Meet Mike in Reston! Mike will give garden talks at 1 and 3 p.m. at the Reston Town Center Garden Event on Sunday, May 5.
Spring bulbs are a great symbol of the season
My favorite flowers for this time of year are spring bulbs such as tulips and daffodils, alive and growing in pots. (You might like stinky hyacinth as well; if you do, I hope it’s warm enough to open a window at Easter dinner.)
To get the longest-lasting show, buy potted bulbs that are not yet in full bloom; you want your plants to still have closed buds, or at least flower heads that are still nice and tight. If the petals are wide open, they’ll be dropping off the day after Easter.
To prolong the indoor display, remove the decorative foil, water the plant well by letting it sit in a few inches of water for a while, let it drain, replace the foil and then place the plants in a cool spot in your home — not near a heater or in a sunny window.
Plants with tightly packed flowers that are kept cool can stay in bloom for several weeks.
Helping potted spring bulbs return next Easter
Spring bulbs like tulips and daffodils are festive plants that are true to the season; they die back to the ground but then reemerge to bloom naturally at Easter time. And they might be coaxed into flowering again for seasons to come.
You can try this with any potted bulb, but daffodils have the best chance of blooming again in years to come — and they’re pest-proof; rabbits, deer and voles won’t touch them!
If you want to try this with tulips, stick with basic red tulips — they’re the most reliable about returning. (Just know that deer, rabbits and voles love to eat tulips.)
Anyway, after the flowers fade, ditch the decorative foil, take the plants outside, place them in full sun and feed them with a diluted liquid organic plant food every time you water. When the leaves start to turn brown, stop watering. When the leaves are completely brown, clip them off and store the bulbs in their pots in a cool, dry spot indoors.
Then take them out of their pots and plant them in the garden after Halloween but before Thanksgiving.
‘Easter lilies’ don’t naturally bloom at Easter …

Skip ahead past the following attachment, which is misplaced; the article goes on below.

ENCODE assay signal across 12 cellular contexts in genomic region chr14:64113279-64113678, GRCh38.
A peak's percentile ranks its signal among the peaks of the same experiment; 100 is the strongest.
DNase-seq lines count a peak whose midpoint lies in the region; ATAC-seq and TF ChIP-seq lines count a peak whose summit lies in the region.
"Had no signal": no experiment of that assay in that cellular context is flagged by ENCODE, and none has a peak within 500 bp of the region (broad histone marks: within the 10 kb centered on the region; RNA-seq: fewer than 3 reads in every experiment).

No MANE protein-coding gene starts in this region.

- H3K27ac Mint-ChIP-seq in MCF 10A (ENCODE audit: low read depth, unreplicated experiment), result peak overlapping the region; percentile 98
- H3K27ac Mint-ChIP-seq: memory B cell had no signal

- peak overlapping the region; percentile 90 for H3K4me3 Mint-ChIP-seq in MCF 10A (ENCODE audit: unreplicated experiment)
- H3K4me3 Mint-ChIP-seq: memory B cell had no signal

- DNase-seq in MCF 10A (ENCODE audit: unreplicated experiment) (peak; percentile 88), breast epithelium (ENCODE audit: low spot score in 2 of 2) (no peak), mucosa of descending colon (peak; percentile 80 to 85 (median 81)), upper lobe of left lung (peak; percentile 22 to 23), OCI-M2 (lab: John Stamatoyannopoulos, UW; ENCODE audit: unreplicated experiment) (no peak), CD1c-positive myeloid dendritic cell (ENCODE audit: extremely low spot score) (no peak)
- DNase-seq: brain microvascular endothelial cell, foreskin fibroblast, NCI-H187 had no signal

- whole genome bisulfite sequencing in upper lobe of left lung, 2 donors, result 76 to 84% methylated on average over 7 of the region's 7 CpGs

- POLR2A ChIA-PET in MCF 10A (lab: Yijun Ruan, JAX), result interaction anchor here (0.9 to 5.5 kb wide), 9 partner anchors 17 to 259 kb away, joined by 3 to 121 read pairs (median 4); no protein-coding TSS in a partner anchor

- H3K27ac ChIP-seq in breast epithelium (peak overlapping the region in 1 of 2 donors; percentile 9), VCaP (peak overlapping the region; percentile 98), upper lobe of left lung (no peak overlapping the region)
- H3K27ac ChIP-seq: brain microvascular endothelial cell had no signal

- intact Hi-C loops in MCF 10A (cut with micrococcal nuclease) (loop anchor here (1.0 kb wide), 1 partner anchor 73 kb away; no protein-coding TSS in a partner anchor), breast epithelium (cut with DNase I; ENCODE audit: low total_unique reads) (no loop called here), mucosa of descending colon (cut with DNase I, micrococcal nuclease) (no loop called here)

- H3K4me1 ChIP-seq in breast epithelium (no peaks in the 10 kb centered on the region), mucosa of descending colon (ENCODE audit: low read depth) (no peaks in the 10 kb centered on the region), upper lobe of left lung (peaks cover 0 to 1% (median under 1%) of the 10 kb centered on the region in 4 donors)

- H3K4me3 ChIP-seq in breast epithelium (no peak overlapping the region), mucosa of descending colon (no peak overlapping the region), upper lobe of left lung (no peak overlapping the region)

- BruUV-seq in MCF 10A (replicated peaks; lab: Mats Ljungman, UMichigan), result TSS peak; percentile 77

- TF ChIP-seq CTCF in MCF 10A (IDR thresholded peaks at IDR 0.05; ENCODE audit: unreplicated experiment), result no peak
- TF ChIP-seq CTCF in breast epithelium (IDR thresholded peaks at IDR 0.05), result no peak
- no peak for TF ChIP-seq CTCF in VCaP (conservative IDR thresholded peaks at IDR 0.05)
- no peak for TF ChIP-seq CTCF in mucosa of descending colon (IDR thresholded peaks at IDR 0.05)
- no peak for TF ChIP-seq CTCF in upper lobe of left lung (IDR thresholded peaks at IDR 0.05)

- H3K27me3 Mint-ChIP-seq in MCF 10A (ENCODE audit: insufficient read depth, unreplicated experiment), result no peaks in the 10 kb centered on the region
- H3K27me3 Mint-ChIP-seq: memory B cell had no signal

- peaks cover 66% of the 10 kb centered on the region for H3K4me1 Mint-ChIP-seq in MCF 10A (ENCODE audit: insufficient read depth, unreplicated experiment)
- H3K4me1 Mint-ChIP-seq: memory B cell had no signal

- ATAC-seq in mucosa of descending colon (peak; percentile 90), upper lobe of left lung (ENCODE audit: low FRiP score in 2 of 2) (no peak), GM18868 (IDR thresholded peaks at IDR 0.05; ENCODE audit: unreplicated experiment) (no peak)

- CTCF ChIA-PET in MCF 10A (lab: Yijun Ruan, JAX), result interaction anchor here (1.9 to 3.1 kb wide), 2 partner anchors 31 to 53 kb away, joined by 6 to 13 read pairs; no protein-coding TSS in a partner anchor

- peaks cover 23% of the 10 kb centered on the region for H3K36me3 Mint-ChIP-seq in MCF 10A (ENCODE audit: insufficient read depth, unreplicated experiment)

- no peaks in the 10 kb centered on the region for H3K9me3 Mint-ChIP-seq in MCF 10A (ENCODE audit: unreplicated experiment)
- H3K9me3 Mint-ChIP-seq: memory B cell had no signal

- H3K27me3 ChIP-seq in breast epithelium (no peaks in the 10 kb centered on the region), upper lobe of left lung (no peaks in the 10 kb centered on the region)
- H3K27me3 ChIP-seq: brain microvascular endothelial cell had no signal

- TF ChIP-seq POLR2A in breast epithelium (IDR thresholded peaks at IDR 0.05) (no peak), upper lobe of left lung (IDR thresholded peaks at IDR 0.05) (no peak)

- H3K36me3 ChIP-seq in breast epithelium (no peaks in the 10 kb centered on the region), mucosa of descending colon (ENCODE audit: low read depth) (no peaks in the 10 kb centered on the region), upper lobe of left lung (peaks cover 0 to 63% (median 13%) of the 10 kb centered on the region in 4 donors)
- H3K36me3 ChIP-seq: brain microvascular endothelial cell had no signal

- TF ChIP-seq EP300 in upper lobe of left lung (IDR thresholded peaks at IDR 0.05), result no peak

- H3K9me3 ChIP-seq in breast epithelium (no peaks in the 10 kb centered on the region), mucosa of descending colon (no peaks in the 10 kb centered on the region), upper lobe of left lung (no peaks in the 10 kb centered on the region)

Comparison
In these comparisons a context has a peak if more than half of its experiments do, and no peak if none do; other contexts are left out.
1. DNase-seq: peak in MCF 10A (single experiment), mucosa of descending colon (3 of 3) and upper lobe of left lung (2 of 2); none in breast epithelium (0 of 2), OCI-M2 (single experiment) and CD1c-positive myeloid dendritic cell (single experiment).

If you buy an Easter lily this season, you can thank Louis Houghton, who brought a suitcase of the bulbs back from Asia at the end of World War I, gave them away to friends on the West Coast and inadvertently started a booming business in Southern Oregon that became the only source of the popular bulbs when World War II broke out.
However, unlike daffodils and tulips, these ‘trumpet lilies’ are not spring bloomers. If you can get them to successfully take in your garden — which is not an easy task — they will naturally produce their flowers in July and August. The ones for sale this weekend have all been ‘forced’ to bloom for the Easter season.
Oh, and there’s an overwhelming chance that the lilies being sold right now were grown in or near the same Southern Oregon coast where soldier Louis and his friends struck “white gold” back in the 1920s and ‘30s. Something like 95% of the lilies sold at Easter come from one small area where coastal Oregon meets California.
… but azaleas do
Want a somewhat different Easter “flower” that’s very likely to come back when planted outside correctly? Azaleas are an excellent choice, and they bloom naturally at this time of year, meaning that they 1) reflect the reason for the season and 2) haven’t been forced to flower like the famed Easter lily, and so they do much better in local gardens.
To enjoy the plant indoors for Easter, keep it in a cool spot and remove any decorative foil when you water. Then, during a stretch of mild weather — not too hot, not too cold — take it outdoors and plant it in partial shade in a spot that drains well. (Azaleas don’t need full sun; they’re naturally “understory plants” in the wild.)
Position the plant slightly higher than it was in the pot, and refill the hole with one-third milled peat moss mixed well with two-thirds of the soil you dug up. (Azaleas absolutely require an acidic soil, hence the peat moss. Otherwise you don’t want to improve the soil in the hole or the roots won’t grow out.)
Water the plant well afterward by letting a hose drip at the base for several hours. Keep it watered during dry spells, keep the soil acidic and don’t let deer eat it. Prune only in the weeks right after the flowers fade. This is also the time to feed — surround the plant with a half-cup of Holly Tone, cover that with an inch of peat moss and then cover the peat with compost, shredded leaves or pine straw.
Important: Don’t use wood mulch of any kind near azaleas.
The biggest and boldest Easter plant
I’m not a fan of Easter lilies (they don’t grow well naturally in our region and will never rebloom at Easter time even if you can get them to grow) or hyacinths, which to my nose smell like being trapped in an elevator with someone who buys Georgio by the gallon.
I like tulips and daffodils; they bloom naturally at this time of year and really capture the Easter spirit of rebirth.
But as I look outside at my flower garden, I realize that there’s probably no better Easter plant than forsythia. They’re absolutely bulletproof plants that put on a dazzling display of glorious golden rebirth every spring. Just don’t try to prune them into a cute shape — they look their best and flower the most when they’re allowed to arch majestically toward the sky.
Come to think of it, that’s Easter on a stick, isn’t it?
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